|Publication number||US4857078 A|
|Application number||US 07/139,914|
|Publication date||Aug 15, 1989|
|Filing date||Dec 31, 1987|
|Priority date||Dec 31, 1987|
|Also published as||DE3887512D1, DE3887512T2, EP0348501A1, EP0348501A4, EP0348501B1, EP0348501B2, WO1989006158A1|
|Publication number||07139914, 139914, US 4857078 A, US 4857078A, US-A-4857078, US4857078 A, US4857078A|
|Inventors||Kenneth G. Watler|
|Original Assignee||Membrane Technology & Research, Inc., K. Watler|
|Export Citation||BiBTeX, EndNote, RefMan|
|Patent Citations (17), Non-Patent Citations (18), Referenced by (99), Classifications (13), Legal Events (6)|
|External Links: USPTO, USPTO Assignment, Espacenet|
Natural gas is the most important fuel gas in the United States, and is also used extensively as a basic raw material in the petrochemical and other chemical process industries. The composition of natural gas varies widely from field to field. For example, a raw gas stream may contain as much as 95% methane, with small amounts of other hydrocarbons, nitrogen, carbon dioxide, hydrogen sulfide or water vapor. On the other hand, streams that contain relatively large proportions, up to say 10%, of propane, butane, or ethane, or combinations of these, are also commonly encountered, as are mixtures with a high carbon dioxide content. The heats of combustion of the principal hydrocarbon constituents are listed in the table below.
______________________________________Component Btu value/cubic foot______________________________________Methane 1010Ethane 1769Propane 2517Butane 3262Pentane 4000______________________________________
For safety reasons, the Btu rating of natural gas that is to be carried through a pipeline is usually controlled within a fairly narrow range, typically 950-1050 Btu/cubic foot. Because of the higher Btu values of ethane, butane annd pentane, natural gases that contain significant proportions of these are too high in Btu value to be fed directly to a pipeline, or for direct use as commercial or domestic fuels. Equally importantly, ethane, propane and butane are of too much industrial value in their own right to be essentially wasted as secondary components in the gas mixture. Thus it can be seen that it is almost always necessary to subject raw natural gas to a treatment process of some kind, both to remove undesirable components such as sour gas, carbon dioxide or water vapor; to recover the valuable hydrocarbons, and to bring the Btu value to an industry standard level.
The conventional way to separate the hydrocarbon components is a refrigerated condensation process operating down to about -40° C. More modern plants use a cryogenic isentropic expansion method, and operate down to -100° C. The condensed liquids are separated from the gas stream, then subjected to fractional distillation under pressure to recover individual components. The gas residue frequently requires recompression before pipelining. These processes consume relatively large quantities of energy, which is reflected in the price of the finished gas.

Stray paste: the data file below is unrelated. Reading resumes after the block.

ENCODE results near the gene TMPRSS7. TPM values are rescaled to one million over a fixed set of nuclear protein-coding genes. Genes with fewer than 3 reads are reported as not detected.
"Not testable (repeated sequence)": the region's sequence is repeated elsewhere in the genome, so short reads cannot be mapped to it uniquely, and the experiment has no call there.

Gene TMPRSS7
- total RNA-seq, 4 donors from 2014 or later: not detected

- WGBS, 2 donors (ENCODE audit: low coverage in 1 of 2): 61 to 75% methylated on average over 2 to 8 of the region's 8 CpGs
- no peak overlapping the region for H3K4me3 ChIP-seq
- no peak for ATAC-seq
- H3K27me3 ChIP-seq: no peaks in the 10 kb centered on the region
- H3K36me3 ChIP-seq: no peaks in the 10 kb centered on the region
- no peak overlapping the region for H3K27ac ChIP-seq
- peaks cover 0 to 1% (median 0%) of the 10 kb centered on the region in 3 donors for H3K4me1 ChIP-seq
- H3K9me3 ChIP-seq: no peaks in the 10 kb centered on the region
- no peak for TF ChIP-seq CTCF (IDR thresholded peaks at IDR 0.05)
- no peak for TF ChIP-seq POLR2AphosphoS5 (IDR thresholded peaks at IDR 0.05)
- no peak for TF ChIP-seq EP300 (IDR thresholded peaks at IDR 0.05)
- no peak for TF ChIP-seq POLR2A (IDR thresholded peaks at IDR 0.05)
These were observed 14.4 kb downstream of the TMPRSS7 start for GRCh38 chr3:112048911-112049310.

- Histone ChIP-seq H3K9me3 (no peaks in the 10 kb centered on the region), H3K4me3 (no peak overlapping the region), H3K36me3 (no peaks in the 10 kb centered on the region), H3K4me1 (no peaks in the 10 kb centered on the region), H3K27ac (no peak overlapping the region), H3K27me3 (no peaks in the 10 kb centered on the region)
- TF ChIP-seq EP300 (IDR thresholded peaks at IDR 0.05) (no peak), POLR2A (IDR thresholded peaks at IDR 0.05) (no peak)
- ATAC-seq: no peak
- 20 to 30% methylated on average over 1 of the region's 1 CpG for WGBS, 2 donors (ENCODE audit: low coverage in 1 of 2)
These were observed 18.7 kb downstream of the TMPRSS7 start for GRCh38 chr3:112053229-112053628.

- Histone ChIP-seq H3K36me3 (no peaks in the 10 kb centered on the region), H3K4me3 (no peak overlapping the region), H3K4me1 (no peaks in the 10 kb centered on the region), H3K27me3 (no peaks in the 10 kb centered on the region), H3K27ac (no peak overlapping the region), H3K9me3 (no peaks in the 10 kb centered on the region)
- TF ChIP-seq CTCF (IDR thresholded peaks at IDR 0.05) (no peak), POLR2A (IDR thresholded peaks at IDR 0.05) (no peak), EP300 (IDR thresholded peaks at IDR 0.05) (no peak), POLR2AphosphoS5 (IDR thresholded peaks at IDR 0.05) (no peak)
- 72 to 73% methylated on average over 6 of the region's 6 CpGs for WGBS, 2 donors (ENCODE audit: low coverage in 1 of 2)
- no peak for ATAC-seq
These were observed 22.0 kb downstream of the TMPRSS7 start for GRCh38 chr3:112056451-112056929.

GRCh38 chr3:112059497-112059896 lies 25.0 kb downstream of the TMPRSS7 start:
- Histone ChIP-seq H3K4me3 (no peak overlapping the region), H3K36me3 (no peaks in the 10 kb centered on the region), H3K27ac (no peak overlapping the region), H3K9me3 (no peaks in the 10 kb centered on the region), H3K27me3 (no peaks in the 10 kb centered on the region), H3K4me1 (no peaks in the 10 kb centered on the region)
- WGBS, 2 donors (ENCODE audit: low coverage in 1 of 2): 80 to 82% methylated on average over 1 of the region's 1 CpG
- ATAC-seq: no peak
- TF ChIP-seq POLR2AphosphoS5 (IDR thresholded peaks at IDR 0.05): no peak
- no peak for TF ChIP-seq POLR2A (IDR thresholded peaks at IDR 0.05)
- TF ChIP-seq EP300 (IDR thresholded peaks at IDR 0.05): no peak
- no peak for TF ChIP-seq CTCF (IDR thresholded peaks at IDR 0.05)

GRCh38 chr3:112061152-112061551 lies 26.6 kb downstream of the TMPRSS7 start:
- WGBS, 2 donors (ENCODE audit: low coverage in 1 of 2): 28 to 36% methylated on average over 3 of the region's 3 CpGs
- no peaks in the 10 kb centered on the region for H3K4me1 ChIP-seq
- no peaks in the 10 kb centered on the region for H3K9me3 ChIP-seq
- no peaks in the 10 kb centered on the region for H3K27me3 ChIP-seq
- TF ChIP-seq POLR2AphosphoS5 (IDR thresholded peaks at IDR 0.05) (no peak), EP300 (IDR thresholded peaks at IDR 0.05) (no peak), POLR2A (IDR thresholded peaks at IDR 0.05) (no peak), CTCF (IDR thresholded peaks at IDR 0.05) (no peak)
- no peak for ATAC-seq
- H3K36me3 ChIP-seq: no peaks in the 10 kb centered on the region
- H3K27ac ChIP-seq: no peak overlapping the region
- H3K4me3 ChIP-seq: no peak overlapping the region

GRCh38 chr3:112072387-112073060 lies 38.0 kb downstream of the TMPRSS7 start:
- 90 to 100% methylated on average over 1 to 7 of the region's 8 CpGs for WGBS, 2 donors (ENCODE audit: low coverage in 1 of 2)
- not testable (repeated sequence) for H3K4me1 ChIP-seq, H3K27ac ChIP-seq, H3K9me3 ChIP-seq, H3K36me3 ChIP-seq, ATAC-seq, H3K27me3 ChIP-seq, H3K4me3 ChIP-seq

It is also important to remove water vapor, which could otherwise condense in the pipeline with resulting corrosion. Dehydration is typically achieved by compression of the gas, followed by adsorption of the water vapor into water-drying agents such as glycol, activated alumina or bauxite, silica gel, and so on. Hydrogen sulfide and any other sulfur compounds present must also be reduced, not only because of toxicity, but also because they can cause corrosion in the pipeline, have an unpleasant odor, and give rise to air pollution when burnt. There are many commercial reagents that can be used for hydrogen sulfide removal; they involve the use of either a physical solvent or a chemical reagent in aqueous solution. Carbon dioxide, which can lower the heating value of the gas, is also removed this way. The most widely used solvent is monoethanolamine. Sometimes this is combined with diethylene glycol, so that the dehydration and desulfurization steps are carried out simultaneously. There is a disadvantage to these methods, in that some solvents used have a high affinity for the higher hydrocarbons, which may then be lost with the sour gas segment. The sulfur compounds removed from the gas are generally used to recover elemental sulfur by the Claus process.
From the above discussion, it is apparent that natural gas treatment involves a range of treatment steps that may be complex, costly, and may generate products that require further treatment. A simple, energy efficient process that can generate pipeline-quality methane in a single pass, and/or recover propane, butane and other useful hydrocarbons, would thus be of considerable benefit to the industry.
The use of membrane-based systems as an alternative to conventional technology to separate gases is known for some applications. For example, commercial systems for oxygen/nitrogen separation are now available under the name Generon® from Dow Chemical, Midland, Mich. Membrane systems that can recover hydrogen are offered by Permea, Inc., a subsidiary of Monsanto; and by DuPont under the name Permasep®. Grace Membrane Systems, a subsidiary of W. R. Grace, sells systems that can separate carbon dioxide from methane, or hydrogen from a variety of gas mixtures. Membranes have found some applications in the oil and gas industry, in hydrogen sulfide reduction, or in treating gas streams containing large volumes of carbon dioxide, typically arising from EOR (enhanced oil recovery). References that describe this type of application are for example U.S. Pat. Nos. 4,597,777; 4,589,896; 4,130,403; and 4,428,776. These references employ synthetic membranes made from glassy polymers, which have good selectivity for polar gases over the hydrocarbon components of the mixture. A typical membrane that has been used commercially, for example, is a cellulose triacetate hollow fiber, available from Dow/Cynara, or polysulfone, available from Monsanto. Glassy polymers, such as cellulose diacetate, cellulose triacetate or polysulfone, are, however, relatively unselective for one hydrocarbon over another, and are unsuitable for separating methane or ethane from C3 or C3 + hydrocarbons. In fact, these types of membrane often are more permeable to methane than to the C2 + hydrocarbons.